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“Hi honey. What did the doctor say?”
Do you allow people to settle in before hitting them with questions? Maybe you don’t mind “hitting the ground running” when you get to work, but many people prefer to have time to take off their coats, get their computer booted up, use the restroom, get coffee, insert routine here______ before tackling their tasks. If you’ve waited this long to get an answer, a few more minutes won’t matter.
Do you make comments in front of others who are not involved? In the case mentioned above, none of us at the restaurant (customers or other coworkers) needed to know what Dr. ________ said. My guess is that the woman was worried (I’m guessing the coworker was her husband or a relative) and as soon as she saw him she wanted to ease her mind. However, she made it awkward for him as he had to turn and say, “I will tell you about it later.” Be careful to have important conversations out of earshot of other employees who aren’t part of the problem, solution, or project.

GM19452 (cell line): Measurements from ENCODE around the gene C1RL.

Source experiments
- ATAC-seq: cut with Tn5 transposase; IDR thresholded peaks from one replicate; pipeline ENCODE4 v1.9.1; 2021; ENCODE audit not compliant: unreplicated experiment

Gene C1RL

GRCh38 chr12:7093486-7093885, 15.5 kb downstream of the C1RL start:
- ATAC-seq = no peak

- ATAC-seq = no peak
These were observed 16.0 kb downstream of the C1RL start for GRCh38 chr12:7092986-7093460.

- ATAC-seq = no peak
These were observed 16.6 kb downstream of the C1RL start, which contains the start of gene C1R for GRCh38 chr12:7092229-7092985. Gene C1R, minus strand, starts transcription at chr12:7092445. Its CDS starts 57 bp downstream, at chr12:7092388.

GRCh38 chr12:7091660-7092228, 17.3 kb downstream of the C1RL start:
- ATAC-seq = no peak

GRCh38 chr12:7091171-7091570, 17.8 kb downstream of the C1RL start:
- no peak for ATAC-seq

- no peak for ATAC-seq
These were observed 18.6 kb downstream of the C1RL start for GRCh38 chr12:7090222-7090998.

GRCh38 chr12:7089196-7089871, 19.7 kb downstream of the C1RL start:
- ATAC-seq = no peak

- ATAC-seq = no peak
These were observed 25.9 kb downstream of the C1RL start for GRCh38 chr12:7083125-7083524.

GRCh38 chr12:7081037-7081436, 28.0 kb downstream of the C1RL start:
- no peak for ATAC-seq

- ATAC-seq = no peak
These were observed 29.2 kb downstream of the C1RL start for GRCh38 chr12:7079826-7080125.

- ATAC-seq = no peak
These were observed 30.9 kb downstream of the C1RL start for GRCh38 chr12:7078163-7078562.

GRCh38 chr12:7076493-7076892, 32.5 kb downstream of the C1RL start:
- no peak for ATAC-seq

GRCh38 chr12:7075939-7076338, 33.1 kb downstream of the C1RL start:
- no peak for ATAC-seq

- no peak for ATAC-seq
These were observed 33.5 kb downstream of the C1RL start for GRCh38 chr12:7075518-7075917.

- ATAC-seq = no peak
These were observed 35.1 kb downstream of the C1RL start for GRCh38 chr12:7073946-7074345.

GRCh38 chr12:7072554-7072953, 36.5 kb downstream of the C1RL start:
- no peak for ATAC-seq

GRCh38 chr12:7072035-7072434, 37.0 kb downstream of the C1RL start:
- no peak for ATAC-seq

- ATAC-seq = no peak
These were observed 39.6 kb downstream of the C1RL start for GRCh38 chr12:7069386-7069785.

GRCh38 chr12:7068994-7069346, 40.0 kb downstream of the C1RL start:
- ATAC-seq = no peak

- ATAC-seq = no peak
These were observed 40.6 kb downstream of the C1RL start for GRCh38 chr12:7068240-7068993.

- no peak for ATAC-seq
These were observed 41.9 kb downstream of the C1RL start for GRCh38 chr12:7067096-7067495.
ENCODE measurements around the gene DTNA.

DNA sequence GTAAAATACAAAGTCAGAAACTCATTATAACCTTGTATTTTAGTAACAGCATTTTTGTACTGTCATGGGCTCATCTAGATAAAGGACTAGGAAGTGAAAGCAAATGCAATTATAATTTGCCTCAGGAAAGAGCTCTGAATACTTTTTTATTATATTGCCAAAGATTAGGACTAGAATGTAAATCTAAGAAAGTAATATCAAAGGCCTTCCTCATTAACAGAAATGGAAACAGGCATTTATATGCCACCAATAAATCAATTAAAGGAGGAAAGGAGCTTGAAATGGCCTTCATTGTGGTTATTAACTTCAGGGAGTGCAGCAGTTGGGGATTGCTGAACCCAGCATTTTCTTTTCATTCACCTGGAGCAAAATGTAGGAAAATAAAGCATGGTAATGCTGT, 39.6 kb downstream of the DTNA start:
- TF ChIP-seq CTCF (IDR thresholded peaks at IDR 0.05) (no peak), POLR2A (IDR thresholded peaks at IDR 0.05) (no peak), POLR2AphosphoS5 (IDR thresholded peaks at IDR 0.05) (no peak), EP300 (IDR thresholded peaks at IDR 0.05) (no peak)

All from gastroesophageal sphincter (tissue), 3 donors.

Consider the ways your approach to conversation, communication, and questions may be just a little off when it comes to timing. Refine your approach, and you will probably see a jump in productivity and effective teamwork.
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Engage: What type of interruption throws you off course the most?
Benefit from: This blog post by leadership expert Karin Hurt will help you deal with moody people–and includes a tip about timing.
Revisit: Another way to injure relationships at work is by gossiping. Here are three posts from a series I did on Gossip in the Workplace. Post 1 Post 2 Post 3